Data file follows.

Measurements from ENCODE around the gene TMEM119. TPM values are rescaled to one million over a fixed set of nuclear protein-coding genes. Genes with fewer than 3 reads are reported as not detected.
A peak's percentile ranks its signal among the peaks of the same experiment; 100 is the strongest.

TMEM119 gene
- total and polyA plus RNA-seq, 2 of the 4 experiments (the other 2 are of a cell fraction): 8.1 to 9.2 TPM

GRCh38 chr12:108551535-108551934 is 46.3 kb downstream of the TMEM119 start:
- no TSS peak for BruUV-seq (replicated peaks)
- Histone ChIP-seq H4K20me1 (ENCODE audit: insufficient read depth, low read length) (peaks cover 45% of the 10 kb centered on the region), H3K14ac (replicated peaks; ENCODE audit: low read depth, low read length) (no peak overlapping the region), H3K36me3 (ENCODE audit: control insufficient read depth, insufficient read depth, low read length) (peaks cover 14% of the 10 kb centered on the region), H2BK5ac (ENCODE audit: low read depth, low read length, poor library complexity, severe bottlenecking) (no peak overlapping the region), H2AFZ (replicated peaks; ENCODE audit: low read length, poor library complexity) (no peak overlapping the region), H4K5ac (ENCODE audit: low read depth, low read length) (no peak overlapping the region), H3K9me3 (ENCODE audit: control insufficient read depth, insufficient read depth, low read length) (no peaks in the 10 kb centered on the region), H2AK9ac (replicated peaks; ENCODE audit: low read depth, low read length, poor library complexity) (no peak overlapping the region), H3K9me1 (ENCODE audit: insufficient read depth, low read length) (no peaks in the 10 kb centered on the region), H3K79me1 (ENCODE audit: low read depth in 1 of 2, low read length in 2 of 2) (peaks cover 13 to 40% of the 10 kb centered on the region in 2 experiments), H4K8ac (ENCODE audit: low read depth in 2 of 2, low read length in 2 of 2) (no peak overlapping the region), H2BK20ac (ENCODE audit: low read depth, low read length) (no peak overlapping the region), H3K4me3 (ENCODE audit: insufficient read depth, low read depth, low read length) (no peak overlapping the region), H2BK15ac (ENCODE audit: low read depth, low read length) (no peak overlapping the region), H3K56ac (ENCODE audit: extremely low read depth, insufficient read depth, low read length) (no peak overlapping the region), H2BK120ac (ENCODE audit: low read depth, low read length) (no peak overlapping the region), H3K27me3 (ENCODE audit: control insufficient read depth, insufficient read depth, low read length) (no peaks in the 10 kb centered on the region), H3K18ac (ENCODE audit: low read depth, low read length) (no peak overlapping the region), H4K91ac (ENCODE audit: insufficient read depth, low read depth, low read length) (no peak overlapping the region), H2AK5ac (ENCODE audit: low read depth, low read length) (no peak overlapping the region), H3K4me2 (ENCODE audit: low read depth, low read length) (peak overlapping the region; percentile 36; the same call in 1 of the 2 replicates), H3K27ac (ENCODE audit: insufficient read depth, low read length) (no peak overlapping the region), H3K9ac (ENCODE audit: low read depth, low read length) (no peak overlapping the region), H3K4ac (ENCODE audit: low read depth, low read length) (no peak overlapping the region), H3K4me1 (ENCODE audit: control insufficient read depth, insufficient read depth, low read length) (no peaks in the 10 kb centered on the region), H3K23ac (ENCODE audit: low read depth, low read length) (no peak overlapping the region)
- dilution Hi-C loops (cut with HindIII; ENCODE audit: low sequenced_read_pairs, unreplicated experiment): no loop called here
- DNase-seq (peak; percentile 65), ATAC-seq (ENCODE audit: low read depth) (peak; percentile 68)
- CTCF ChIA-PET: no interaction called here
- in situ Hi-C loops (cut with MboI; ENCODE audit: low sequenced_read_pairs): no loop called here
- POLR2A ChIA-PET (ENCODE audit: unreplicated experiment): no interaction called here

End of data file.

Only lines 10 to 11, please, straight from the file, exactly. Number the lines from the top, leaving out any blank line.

- CTCF ChIA-PET: no interaction called here
- in situ Hi-C loops (cut with MboI; ENCODE audit: low sequenced_read_pairs): no loop called here